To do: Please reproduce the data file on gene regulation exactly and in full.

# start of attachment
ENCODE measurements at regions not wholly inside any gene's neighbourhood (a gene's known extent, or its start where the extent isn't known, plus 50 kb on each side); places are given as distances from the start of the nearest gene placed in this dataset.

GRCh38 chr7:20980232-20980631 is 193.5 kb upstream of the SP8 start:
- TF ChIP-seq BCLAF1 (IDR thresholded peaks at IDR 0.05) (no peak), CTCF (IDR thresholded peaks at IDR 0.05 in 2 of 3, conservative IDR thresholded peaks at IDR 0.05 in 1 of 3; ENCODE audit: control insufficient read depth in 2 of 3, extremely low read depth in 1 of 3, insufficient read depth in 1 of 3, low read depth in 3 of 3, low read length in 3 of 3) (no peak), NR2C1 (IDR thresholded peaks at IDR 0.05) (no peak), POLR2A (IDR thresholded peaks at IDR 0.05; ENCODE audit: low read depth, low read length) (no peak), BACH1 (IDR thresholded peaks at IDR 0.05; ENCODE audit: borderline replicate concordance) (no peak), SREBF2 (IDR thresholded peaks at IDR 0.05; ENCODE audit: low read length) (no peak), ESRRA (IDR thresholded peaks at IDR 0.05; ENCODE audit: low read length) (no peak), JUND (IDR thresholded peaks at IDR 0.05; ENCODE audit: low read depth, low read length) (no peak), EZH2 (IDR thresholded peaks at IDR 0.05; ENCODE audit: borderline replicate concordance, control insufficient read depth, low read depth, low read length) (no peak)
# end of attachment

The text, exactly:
ENCODE measurements at regions not wholly inside any gene's neighbourhood (a gene's known extent, or its start where the extent isn't known, plus 50 kb on each side); places are given as distances from the start of the nearest gene placed in this dataset.

GRCh38 chr7:20980232-20980631 is 193.5 kb upstream of the SP8 start:
- TF ChIP-seq BCLAF1 (IDR thresholded peaks at IDR 0.05) (no peak), CTCF (IDR thresholded peaks at IDR 0.05 in 2 of 3, conservative IDR thresholded peaks at IDR 0.05 in 1 of 3; ENCODE audit: control insufficient read depth in 2 of 3, extremely low read depth in 1 of 3, insufficient read depth in 1 of 3, low read depth in 3 of 3, low read length in 3 of 3) (no peak), NR2C1 (IDR thresholded peaks at IDR 0.05) (no peak), POLR2A (IDR thresholded peaks at IDR 0.05; ENCODE audit: low read depth, low read length) (no peak), BACH1 (IDR thresholded peaks at IDR 0.05; ENCODE audit: borderline replicate concordance) (no peak), SREBF2 (IDR thresholded peaks at IDR 0.05; ENCODE audit: low read length) (no peak), ESRRA (IDR thresholded peaks at IDR 0.05; ENCODE audit: low read length) (no peak), JUND (IDR thresholded peaks at IDR 0.05; ENCODE audit: low read depth, low read length) (no peak), EZH2 (IDR thresholded peaks at IDR 0.05; ENCODE audit: borderline replicate concordance, control insufficient read depth, low read depth, low read length) (no peak)